In currencies, the dollar weakened to 95.59 yen from 96.37. Meanwhile, the euro continued to suffer and fell to $1.2987, having started the week above $1.3250 before investors rushed into the relative safe haven of the dollar.


AP Business Writer Jeremiah Marquez in Hong Kong contributed to this report.


U.S. bank, flu fears chill economy hopes (Reuters)

Tuesday, April 28th, 2009 | Finance News

Fears about a possible global flu crisis and renewed worries over the capital health of some U.S. banks combined on Tuesday to rattle economists' hopes the financial system was stabilizing.

The Wall Street Journal reported regulators told Citigroup Inc (C.N) and Bank of America Corp (BAC.N) they needed to raise more capital following "stress tests" of banks' ability to withstand the economic crisis. It said Bank of America needed billions of dollars.

"The flu story and the story on Citi and Bank of America have spooked the whole market," CMC Markets analyst James Hughes said, talking about foreign exchange trading.

"We will have to wait until the results of the stress tests on May 4 and it does raise fears because Citi and Bank of America are not necessarily the worst hit," he added.

The banks report emerged as markets factored in a rise in the World Health Organization's (WHO) pandemic alert to phase 4, pointing to a heightened risk of a global outbreak of Mexican swine flu.

"This can be interpreted as a significant step toward pandemic influenza, but also it is a phase which says that we are not there yet," acting WHO Assistant Director-General Keiji Fukuda told a teleconference on Monday.

The U.S. banks report had the biggest impact on markets, with European stocks falling 2 percent, U.S. stock futures indicating a weak start on Wall Street and the yen rising to a seven-week high against the dollar.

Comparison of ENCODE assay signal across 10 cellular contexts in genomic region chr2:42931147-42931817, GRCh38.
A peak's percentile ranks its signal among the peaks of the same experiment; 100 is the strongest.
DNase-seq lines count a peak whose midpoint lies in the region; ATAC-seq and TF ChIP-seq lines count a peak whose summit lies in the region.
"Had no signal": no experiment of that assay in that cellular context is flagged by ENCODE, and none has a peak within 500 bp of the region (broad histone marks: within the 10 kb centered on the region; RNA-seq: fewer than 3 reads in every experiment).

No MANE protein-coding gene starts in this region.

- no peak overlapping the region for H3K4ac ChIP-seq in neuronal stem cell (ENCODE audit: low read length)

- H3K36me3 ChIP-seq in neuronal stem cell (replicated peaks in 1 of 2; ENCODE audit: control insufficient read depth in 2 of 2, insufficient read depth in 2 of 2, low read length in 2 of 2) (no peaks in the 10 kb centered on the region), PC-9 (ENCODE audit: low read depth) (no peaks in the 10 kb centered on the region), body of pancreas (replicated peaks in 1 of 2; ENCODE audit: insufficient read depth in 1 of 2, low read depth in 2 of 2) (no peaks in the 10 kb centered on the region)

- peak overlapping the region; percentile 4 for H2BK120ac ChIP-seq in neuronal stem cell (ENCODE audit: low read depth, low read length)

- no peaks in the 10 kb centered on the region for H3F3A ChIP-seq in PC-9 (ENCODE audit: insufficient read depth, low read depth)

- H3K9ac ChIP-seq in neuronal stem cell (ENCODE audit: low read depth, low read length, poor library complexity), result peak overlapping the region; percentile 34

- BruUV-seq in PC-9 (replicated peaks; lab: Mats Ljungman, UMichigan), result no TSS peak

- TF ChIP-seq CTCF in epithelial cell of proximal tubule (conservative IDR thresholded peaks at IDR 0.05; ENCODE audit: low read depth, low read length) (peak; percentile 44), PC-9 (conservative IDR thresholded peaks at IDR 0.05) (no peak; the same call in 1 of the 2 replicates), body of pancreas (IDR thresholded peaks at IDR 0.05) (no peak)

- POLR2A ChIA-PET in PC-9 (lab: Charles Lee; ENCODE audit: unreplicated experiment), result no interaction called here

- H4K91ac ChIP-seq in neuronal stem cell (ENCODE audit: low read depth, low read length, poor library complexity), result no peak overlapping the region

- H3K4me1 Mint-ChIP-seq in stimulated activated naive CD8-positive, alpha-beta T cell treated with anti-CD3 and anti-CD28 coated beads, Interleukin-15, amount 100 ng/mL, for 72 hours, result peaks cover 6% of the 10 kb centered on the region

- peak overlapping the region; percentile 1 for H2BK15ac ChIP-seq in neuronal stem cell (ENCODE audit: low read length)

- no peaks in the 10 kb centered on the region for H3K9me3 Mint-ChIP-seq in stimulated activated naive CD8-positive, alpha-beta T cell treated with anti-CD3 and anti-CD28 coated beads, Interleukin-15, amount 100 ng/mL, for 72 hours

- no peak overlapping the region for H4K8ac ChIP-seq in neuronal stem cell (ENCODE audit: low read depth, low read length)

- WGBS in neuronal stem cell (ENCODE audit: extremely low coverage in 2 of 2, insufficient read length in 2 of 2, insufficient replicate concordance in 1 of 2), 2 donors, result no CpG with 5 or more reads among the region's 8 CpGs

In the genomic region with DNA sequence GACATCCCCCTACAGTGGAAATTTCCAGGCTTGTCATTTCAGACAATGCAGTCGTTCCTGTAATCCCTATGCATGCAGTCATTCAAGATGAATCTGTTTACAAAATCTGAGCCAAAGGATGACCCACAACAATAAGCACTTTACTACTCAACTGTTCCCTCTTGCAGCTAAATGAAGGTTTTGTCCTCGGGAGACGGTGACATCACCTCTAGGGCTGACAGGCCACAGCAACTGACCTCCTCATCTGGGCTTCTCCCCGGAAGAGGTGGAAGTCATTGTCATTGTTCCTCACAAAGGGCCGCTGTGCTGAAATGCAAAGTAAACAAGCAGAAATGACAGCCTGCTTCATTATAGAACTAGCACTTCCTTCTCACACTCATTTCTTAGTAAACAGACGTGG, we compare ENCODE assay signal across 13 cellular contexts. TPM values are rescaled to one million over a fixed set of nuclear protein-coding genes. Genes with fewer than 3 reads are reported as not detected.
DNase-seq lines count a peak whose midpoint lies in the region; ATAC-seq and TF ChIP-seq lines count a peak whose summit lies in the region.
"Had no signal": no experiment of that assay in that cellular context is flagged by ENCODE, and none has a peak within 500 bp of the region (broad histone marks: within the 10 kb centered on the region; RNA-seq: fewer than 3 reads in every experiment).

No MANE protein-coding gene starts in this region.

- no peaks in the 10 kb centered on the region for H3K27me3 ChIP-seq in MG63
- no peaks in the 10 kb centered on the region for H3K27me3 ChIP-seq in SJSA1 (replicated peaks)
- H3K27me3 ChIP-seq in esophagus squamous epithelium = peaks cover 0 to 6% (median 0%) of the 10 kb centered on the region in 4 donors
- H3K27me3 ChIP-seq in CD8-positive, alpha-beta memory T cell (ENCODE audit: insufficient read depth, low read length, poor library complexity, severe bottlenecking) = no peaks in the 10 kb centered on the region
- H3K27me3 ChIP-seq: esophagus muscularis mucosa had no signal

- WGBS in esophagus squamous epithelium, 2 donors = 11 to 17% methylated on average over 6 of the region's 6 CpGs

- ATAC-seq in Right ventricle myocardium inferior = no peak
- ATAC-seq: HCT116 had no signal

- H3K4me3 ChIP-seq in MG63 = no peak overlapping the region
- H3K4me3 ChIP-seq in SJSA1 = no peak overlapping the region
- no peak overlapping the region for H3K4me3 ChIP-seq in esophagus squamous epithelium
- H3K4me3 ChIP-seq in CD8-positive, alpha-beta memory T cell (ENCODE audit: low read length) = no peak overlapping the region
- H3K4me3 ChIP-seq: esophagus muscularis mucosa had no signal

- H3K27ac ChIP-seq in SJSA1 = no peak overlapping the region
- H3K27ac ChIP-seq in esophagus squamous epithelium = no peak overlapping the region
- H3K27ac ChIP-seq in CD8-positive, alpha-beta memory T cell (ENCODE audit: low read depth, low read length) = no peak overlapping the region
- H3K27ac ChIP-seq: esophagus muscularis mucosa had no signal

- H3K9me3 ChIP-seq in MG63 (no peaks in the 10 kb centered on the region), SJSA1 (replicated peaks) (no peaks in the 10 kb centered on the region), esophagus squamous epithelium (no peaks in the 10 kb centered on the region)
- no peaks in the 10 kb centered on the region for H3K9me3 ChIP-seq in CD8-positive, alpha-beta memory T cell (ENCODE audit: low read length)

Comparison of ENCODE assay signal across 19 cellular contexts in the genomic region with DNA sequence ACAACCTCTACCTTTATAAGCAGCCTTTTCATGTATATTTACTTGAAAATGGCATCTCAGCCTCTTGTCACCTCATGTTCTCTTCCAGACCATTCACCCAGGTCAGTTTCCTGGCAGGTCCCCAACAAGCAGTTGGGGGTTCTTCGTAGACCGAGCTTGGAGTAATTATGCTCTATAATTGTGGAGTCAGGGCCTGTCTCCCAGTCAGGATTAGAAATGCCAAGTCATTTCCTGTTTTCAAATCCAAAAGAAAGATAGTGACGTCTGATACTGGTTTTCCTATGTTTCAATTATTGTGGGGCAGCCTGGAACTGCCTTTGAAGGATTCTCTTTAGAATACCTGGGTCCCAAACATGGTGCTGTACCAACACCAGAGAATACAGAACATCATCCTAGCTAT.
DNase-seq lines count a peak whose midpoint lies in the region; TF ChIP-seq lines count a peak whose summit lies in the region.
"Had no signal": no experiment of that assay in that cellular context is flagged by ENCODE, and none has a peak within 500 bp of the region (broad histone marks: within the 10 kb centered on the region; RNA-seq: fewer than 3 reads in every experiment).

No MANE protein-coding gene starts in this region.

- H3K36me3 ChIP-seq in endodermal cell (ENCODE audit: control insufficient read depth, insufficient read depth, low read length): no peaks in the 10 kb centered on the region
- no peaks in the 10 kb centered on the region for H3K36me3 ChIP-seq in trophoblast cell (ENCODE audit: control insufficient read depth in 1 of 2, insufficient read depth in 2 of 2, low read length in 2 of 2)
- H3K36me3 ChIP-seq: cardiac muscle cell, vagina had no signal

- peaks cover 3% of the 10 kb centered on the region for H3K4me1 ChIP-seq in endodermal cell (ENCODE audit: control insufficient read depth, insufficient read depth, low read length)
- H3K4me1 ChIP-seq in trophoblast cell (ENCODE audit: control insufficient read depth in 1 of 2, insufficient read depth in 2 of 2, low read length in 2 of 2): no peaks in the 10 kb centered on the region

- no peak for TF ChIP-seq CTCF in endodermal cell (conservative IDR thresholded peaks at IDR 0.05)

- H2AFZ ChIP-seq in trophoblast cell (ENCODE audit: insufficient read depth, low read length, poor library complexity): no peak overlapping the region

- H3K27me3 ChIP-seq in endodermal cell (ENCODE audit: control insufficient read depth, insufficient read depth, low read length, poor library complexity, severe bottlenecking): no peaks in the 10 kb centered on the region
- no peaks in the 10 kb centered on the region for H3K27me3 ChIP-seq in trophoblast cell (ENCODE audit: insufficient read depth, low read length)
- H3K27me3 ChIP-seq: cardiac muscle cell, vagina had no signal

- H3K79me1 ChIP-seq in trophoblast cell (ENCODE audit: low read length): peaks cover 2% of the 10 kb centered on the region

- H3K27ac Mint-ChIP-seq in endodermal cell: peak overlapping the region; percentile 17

In Tokyo, NTT SmartTrade director Takashi Kudo said: "While most of the 19 banks that have been tested are expected to show less negative results, Citi and BofA seem to be in a shaky situation, prompting investors to pick up the yen on risk aversion as stocks fell."


Neither Citigroup or Bank of America commented on the Wall Street Journal report, but Citigroup shares trading in Frankfurt (TRV.F) were down 10 percent at 1100 GMT.

The U.S. Federal Reserve, which also declined to comment on the report, said last week the tests conducted at major banks were aimed at ensuring they had sufficient capital to continue lending in potentially worsening conditions.

The report had a chilling effect on hopes that recent economic news pointed to tentative signs of stabilization in the global economic crisis.

Other indicators indicated the mood of consumers and business was improving, but European banks were also hit by uncertainty.

UK retail sales jumped unexpectedly in April, figures from the Confederation of British Industry showed, the first positive showing since March last year. [nLS804880]

French consumer confidence improved marginally for the second month in April, while business confidence in Italy recovered more strongly than expected following 10 months of falls.

In Germany, data from some states indicated annual inflation probably accelerated slightly in April -- taken as a sign of firmer price pressures across Germany and the wider euro zone this month.

The broader global recession cast a cloud over Europe's banks as profits at Spain's BBVA (BBVA.MC) slipped and key businesses at Deutsche Bank AG (DBKGn.DE) showed signs of strain.

Spain's second-largest bank unveiled a 14 percent dip in net profit in the first three months of the year as bad loans rose.

Germany's Deutsche Bank announced a loss in its wealth management arm, a dip in profit at its retail bank and 1.5 billion euros ($1.95 billion) of writedowns.

A windfall from debt trading helped the bank swing to a 1.2 billion euro first-quarter profit, however, which masked the erosion in key businesses.


Governments around the world are bracing for a possible flu pandemic, although so far relatively few people have fallen ill outside Mexico where around 150 people have died.

"This won't help sentiment, but for now, we're at the beginning of the outbreak and it's hard to anticipate the impact on the world economy," said Sebastien Barthelemi, analyst at Louis Capital Markets in Paris.